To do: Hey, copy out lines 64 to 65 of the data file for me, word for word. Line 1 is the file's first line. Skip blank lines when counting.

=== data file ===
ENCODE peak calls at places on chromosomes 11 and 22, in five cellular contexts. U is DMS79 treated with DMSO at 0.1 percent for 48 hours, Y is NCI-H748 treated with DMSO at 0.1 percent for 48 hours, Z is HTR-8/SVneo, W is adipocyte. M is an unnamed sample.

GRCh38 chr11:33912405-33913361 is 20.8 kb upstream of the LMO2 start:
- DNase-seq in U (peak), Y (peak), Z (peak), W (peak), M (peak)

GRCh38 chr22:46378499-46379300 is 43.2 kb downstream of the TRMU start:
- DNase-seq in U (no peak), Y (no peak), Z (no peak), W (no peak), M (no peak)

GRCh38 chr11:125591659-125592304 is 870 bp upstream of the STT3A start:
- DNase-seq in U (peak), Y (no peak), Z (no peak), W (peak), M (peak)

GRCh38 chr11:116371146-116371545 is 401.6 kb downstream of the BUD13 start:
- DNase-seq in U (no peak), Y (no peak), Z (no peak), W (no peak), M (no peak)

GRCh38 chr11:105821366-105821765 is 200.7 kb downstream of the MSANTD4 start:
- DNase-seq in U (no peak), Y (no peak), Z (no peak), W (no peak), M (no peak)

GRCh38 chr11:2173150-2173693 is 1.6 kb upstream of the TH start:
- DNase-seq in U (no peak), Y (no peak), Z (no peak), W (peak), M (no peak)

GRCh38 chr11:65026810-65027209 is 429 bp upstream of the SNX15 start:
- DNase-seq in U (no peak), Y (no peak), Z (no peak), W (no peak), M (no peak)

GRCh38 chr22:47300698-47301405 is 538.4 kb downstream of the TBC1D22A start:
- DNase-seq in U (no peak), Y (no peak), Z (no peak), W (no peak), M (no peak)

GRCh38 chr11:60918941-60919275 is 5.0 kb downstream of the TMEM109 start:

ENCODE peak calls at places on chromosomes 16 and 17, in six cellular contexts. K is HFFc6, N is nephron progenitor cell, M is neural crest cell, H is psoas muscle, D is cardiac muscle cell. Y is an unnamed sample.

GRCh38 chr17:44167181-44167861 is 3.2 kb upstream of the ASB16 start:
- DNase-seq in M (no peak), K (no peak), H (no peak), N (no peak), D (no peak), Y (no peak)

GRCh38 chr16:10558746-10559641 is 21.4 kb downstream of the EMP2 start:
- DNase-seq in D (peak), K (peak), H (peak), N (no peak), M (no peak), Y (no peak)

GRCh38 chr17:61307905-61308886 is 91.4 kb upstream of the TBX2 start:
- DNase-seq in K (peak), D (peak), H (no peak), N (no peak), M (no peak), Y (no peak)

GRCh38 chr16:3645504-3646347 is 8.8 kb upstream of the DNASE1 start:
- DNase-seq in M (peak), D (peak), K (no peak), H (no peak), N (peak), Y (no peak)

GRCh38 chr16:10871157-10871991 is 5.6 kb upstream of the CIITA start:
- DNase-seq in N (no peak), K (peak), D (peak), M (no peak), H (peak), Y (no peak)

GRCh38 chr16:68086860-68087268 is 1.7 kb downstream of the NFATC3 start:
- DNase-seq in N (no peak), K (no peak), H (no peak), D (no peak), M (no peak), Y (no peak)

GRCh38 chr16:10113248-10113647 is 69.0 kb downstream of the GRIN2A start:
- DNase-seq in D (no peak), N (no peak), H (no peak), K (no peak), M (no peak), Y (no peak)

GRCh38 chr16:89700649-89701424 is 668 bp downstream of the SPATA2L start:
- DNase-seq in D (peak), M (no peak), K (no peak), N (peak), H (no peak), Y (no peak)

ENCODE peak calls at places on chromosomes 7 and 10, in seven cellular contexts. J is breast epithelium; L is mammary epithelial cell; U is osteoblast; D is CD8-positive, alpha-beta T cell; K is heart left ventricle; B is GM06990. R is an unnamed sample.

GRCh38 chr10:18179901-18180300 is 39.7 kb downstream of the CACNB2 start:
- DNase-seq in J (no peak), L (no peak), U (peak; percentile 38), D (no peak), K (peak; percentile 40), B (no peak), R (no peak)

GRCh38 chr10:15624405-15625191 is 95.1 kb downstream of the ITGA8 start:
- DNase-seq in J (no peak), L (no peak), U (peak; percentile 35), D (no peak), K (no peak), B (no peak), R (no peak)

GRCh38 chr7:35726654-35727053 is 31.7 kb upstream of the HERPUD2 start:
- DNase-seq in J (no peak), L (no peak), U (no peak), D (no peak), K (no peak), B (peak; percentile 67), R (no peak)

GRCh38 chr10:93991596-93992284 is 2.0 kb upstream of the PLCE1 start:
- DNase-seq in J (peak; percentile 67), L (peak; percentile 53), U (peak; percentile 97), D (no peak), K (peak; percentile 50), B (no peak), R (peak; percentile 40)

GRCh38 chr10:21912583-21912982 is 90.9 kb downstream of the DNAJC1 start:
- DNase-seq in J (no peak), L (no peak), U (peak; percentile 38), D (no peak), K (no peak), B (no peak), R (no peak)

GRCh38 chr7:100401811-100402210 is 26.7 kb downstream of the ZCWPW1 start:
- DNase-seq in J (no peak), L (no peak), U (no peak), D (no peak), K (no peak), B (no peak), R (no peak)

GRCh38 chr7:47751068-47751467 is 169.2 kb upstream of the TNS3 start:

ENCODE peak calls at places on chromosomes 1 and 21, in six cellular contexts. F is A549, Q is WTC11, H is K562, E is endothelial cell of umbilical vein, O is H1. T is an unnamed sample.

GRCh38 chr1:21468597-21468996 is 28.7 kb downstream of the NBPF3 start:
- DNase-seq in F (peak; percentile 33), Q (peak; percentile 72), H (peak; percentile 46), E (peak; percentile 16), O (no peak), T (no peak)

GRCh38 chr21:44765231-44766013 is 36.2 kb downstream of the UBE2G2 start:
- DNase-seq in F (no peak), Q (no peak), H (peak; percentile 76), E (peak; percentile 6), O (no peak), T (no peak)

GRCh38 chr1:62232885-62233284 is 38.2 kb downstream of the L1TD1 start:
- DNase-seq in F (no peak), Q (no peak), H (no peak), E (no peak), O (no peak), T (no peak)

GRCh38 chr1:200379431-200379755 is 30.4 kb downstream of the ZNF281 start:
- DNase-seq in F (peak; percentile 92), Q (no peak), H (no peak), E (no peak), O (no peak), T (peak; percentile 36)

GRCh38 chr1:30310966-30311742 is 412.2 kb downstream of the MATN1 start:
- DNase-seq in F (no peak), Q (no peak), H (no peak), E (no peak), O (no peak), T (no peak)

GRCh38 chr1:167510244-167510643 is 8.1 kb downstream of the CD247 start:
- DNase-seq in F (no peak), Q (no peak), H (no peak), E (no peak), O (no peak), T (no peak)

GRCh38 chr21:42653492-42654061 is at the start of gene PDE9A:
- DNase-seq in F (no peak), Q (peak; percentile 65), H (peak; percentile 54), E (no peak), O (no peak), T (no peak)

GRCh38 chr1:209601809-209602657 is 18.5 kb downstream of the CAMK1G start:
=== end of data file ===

- DNase-seq in F (no peak), Q (peak; percentile 65), H (peak; percentile 54), E (no peak), O (no peak), T (no peak)

GRCh38 chr1:209601809-209602657 is 18.5 kb downstream of the CAMK1G start: